The Good Doctor and over one million other books are available for Amazon Kindle. Learn more
Buy Used
CDN$ 0.32
+ CDN$ 6.49 shipping
Used: Very Good | Details
Condition: Used: Very Good
Comment: Ships from the USA. Please allow 14-21 business days for delivery. This copy shows very minor wear. Free State Books. Never settle for less.
Have one to sell?
Flip to back Flip to front
Listen Playing... Paused   You're listening to a sample of the Audible audio edition.
Learn more
See this image

The Good Doctor Paperback – Aug 1 2004

See all 19 formats and editions Hide other formats and editions
Amazon Price New from Used from
Kindle Edition
"Please retry"
Paperback, Aug 1 2004
CDN$ 0.32

Product Details

  • Paperback
  • Publisher: The Penguin Group (SA) (Pty) Ltd (Aug. 1 2004)
  • ISBN-10: 0143024566
  • ISBN-13: 978-0143024569
  • Product Dimensions: 19.6 x 13 x 2.2 cm
  • Shipping Weight: 222 g
  • Average Customer Review: 3.5 out of 5 stars  See all reviews (6 customer reviews)

Product Description

From Publishers Weekly

Shortlisted for the 2003 Man Booker prize, Galgut's fifth novel, his first to be published in the U.S., explores postapartheid South Africa's ambiguous present, where deep-rooted social and political tensions threaten any shared dream for the future. Resigned to self-exile at an inadequate hospital in a desolate former "homeland," the disillusioned Dr. Frank Eloff befriends a new volunteer: fresh-faced Dr. Laurence Waters. Determined to revivify the rural hospital and more broadly, South Africa which has slipped into humdrum dysfunction, Laurence tests Frank's stifled sensibilities and challenges hospital director Dr. Ngema, who frequently quips that she is all for "change and innovation," even though she cannot abide confrontation with her own modest authority. The young doctor's idealism eventually collides with the old power structure, the "ex-tinpot dictator of the ex-homeland" called the Brigadier and his lawless band. Neither Laurence nor Frank wholly grasps the culture and poverty of the place in which they live and are supposed to serve; they remain strangers in their own country, "traveling in a different landscape" than the black South Africans. Frank grapples with his former passivity in the face of racism and torture in the military, while Laurence pulls recklessly toward a fantastic dream of utopia, and the two doctors are "twined together in a tension that unites." But "a rope doesn't know what its own purpose is," and South Africa seems ever capable of sliding back into the mistrust and political strife of the past. Like Graham Greene's work, this quiet, affecting novel will attract those haunted by the shadow of colonialism.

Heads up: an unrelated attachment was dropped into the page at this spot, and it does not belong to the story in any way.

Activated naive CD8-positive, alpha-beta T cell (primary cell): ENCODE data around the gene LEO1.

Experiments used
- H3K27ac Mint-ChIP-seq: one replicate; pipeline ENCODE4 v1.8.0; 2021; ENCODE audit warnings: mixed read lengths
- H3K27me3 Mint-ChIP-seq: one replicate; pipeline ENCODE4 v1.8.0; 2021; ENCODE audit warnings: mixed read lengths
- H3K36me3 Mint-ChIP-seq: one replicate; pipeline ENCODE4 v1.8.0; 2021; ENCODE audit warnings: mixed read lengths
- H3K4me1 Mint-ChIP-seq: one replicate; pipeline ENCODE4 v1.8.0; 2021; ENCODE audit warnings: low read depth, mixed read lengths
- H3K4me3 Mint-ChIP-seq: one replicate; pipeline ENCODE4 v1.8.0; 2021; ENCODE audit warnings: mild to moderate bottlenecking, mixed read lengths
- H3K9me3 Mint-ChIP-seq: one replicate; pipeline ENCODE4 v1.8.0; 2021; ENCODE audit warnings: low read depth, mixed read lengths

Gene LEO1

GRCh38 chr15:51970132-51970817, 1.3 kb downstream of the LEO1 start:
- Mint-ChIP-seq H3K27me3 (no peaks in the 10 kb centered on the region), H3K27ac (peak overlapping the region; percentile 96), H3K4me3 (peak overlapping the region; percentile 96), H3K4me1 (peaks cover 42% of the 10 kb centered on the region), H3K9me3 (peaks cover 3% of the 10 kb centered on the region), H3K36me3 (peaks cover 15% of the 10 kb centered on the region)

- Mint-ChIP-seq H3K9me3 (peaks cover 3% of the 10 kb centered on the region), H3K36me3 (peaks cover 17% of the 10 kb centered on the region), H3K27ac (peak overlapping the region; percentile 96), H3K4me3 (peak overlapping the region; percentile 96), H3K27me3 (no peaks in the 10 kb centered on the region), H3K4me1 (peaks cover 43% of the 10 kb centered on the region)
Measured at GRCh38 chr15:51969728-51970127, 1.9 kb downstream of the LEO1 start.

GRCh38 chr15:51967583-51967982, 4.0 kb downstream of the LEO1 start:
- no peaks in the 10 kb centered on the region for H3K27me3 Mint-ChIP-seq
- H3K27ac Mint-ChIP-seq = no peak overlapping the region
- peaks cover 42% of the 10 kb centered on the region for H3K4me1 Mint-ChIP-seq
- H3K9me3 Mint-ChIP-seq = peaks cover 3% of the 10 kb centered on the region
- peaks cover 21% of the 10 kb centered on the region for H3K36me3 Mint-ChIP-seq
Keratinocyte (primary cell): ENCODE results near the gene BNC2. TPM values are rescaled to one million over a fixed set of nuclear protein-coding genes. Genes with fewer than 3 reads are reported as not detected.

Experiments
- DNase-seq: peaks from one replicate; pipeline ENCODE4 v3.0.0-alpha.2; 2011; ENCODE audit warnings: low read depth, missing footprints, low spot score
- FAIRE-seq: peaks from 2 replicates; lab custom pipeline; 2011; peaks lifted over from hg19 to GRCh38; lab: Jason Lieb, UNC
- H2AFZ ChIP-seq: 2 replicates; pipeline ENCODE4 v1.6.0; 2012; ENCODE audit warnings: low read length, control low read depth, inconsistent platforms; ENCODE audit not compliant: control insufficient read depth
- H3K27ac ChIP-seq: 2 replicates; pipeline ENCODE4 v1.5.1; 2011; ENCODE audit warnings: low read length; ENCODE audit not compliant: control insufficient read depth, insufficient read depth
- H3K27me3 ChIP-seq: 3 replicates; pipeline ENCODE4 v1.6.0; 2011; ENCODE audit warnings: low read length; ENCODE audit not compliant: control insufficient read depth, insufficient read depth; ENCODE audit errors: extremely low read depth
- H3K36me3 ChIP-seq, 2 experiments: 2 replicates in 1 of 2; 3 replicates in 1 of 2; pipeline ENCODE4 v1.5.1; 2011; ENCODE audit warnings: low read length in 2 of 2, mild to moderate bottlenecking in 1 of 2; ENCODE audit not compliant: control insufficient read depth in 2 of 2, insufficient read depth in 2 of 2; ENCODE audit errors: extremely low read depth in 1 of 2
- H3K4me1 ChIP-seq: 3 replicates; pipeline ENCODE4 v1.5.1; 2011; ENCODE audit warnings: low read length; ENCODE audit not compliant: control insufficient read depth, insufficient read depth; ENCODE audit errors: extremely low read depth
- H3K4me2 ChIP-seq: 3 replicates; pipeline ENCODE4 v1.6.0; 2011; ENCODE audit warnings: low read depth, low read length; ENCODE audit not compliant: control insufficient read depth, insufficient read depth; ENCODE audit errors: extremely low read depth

Copyright © Reed Business Information, a division of Reed Elsevier Inc. All rights reserved. --This text refers to an alternate Paperback edition.

From Booklist

"The first time I saw him I thought, he won't last," says former soldier and physician Frank Eloff, recalling his initial meeting with idealistic colleague Laurence Waters. This is the beginning of a precarious friendship between the two doctors at a rural desert hospital in postapartheid South Africa. Told from the perspective of the disillusioned Eloff, Galgut's fifth novel (but the first to be published in the U.S.) possesses the economy and pace of Hemingway and the lyrical grace of Graham Greene. A native of Pretoria, Galgut embraces the themes of allegiance, betrayal, deception, and self-deception in a world where the past is demanding restitution from the present. Eloff and Waters are polar opposites, and by uniting them, the author renders a quietly compelling examination of the chasms that exist in the new South Africa and the moral challenges that lie in apartheid's wake. This moody and memorable parable of the corruption of the flesh and spirit was shortlisted for the 2003 Booker Prize. Allison Block